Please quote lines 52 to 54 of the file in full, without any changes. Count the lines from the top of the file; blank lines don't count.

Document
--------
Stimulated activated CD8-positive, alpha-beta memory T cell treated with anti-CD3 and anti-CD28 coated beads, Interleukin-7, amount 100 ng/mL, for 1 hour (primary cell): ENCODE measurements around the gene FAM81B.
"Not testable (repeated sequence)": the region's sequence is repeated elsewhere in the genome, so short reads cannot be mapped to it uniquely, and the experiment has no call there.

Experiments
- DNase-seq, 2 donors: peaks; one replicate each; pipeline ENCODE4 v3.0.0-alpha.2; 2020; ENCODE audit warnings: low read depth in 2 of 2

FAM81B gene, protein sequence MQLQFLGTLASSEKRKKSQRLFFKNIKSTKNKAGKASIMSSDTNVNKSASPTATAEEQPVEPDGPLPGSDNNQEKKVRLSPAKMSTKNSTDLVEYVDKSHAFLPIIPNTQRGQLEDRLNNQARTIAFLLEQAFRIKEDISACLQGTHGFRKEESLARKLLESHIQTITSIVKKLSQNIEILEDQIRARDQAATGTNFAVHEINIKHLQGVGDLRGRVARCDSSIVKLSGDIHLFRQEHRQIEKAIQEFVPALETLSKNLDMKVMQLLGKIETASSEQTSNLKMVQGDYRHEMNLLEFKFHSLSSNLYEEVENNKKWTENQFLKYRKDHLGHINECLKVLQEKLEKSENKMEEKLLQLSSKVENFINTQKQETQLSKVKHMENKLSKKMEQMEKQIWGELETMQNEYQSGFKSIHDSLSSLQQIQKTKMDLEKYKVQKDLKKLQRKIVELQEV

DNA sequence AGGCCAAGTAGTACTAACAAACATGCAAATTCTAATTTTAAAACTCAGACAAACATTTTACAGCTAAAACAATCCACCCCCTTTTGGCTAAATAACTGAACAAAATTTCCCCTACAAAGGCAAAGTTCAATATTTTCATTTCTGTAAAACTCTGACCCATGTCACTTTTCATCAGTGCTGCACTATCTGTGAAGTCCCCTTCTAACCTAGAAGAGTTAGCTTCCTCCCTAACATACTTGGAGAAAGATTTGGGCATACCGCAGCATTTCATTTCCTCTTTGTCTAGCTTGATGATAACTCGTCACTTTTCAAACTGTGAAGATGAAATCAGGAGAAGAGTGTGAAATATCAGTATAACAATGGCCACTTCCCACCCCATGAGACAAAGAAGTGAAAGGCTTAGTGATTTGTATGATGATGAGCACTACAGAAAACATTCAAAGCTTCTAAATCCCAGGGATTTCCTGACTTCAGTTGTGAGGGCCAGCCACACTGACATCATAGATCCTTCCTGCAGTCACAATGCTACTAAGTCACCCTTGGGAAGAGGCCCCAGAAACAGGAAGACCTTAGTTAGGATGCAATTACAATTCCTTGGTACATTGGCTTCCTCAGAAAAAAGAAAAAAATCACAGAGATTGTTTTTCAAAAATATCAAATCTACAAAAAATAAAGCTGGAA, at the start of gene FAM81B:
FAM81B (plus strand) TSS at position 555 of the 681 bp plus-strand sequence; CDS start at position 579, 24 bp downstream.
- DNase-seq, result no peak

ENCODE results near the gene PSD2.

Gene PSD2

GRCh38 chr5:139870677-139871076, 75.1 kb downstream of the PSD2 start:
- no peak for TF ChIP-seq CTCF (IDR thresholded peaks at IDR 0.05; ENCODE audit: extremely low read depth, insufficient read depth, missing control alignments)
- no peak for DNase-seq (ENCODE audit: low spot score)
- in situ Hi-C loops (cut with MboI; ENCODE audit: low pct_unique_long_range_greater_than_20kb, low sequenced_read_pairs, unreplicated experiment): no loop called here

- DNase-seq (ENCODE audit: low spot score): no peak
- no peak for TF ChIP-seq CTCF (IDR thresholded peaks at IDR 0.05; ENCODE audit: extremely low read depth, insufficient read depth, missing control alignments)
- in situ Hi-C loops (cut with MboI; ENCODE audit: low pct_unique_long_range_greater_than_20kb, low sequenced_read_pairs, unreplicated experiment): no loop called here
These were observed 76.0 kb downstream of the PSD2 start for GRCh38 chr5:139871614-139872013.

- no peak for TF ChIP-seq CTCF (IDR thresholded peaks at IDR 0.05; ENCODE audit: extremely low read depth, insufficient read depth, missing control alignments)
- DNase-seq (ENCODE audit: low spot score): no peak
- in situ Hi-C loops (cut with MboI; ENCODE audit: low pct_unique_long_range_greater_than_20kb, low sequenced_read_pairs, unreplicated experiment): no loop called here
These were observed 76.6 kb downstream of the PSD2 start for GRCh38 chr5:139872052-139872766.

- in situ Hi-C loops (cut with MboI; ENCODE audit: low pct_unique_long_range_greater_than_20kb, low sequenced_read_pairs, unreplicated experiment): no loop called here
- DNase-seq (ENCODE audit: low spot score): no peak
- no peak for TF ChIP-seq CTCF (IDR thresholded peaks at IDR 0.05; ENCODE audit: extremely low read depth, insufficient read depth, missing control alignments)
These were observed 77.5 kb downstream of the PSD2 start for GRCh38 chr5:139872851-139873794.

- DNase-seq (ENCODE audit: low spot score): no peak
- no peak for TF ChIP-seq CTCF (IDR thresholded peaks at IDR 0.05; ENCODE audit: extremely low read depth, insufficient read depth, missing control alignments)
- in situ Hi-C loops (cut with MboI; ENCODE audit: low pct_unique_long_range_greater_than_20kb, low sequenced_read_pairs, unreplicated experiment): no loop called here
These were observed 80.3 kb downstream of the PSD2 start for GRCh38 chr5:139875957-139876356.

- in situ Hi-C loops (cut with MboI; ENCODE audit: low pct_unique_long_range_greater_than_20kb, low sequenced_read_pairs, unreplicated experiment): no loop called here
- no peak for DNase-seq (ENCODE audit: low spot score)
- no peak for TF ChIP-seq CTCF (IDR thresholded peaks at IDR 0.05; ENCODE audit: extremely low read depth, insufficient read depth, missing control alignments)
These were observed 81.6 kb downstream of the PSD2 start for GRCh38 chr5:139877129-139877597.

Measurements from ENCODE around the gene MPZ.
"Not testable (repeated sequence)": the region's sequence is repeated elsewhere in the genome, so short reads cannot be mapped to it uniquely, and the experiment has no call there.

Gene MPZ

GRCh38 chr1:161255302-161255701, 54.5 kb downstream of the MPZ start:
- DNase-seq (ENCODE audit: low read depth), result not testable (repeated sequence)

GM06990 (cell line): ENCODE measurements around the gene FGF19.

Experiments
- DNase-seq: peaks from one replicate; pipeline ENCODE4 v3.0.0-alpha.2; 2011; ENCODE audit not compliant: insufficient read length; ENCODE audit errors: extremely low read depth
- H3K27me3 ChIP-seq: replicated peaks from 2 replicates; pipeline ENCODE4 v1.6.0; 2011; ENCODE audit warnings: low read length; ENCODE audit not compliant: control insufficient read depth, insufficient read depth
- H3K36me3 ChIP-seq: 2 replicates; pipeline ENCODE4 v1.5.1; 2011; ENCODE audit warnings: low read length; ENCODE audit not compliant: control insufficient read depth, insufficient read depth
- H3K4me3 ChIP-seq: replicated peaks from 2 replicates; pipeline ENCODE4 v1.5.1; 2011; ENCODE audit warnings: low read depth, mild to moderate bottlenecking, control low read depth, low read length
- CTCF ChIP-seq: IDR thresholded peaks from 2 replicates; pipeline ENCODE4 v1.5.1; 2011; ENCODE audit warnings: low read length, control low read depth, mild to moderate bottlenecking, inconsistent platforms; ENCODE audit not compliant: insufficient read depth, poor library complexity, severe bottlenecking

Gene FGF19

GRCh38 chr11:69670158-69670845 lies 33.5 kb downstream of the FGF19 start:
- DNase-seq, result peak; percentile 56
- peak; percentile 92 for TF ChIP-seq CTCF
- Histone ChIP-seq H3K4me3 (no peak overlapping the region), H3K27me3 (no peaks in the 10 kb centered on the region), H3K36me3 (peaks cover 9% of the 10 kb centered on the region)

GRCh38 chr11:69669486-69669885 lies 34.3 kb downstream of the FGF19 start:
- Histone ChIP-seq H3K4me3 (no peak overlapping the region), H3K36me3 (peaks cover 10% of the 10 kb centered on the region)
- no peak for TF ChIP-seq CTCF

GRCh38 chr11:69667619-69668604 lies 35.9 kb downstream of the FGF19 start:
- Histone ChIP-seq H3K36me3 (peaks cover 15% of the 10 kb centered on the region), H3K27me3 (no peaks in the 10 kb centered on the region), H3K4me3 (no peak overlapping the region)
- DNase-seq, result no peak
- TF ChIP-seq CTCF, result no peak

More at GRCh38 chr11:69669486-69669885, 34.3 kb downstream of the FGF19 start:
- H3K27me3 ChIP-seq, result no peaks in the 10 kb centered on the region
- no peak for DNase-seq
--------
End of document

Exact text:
GRCh38 chr11:69669486-69669885 lies 34.3 kb downstream of the FGF19 start:
- Histone ChIP-seq H3K4me3 (no peak overlapping the region), H3K36me3 (peaks cover 10% of the 10 kb centered on the region)
- no peak for TF ChIP-seq CTCF